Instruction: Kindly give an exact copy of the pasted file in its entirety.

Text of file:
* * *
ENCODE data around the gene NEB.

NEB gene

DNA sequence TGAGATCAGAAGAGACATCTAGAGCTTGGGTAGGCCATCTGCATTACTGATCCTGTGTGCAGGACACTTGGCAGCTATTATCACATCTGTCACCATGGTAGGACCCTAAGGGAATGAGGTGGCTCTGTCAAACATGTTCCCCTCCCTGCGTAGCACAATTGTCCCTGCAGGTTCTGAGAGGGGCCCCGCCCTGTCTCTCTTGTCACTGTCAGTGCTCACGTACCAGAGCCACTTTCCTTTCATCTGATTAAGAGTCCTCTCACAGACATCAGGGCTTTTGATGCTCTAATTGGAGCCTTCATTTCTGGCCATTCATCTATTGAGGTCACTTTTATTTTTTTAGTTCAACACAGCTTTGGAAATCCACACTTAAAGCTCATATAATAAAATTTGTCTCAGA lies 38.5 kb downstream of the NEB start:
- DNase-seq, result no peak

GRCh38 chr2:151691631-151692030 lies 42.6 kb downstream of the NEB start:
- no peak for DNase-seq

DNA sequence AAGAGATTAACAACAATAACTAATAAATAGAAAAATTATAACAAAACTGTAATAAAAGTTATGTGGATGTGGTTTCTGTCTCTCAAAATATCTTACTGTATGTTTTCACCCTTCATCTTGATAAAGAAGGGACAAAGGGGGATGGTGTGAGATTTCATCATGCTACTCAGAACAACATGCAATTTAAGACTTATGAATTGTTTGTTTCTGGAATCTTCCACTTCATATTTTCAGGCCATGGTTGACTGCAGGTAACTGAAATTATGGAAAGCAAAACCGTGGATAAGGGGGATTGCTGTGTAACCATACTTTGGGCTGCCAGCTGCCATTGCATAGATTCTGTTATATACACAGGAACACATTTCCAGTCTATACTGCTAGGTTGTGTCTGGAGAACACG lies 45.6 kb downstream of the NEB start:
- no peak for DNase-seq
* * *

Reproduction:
ENCODE data around the gene NEB.

NEB gene

DNA sequence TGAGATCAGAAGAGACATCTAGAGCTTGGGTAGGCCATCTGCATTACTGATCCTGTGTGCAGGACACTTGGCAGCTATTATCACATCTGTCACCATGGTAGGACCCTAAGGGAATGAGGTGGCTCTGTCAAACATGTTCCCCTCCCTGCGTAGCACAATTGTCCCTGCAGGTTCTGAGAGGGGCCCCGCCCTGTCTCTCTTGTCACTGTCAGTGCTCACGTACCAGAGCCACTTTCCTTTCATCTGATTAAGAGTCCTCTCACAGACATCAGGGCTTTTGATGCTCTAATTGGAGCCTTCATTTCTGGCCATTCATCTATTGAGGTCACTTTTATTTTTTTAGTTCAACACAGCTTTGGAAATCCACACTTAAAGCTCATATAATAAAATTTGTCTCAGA lies 38.5 kb downstream of the NEB start:
- DNase-seq, result no peak

GRCh38 chr2:151691631-151692030 lies 42.6 kb downstream of the NEB start:
- no peak for DNase-seq

DNA sequence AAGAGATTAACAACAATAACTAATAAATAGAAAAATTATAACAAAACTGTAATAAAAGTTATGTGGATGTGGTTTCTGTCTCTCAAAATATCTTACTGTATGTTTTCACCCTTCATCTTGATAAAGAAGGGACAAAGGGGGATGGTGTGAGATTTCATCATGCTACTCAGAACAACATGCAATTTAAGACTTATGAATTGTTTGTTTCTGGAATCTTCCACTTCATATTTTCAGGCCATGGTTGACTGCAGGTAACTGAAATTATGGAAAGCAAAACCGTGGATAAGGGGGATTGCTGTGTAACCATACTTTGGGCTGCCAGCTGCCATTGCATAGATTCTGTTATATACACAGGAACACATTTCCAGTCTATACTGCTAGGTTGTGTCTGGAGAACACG lies 45.6 kb downstream of the NEB start:
- no peak for DNase-seq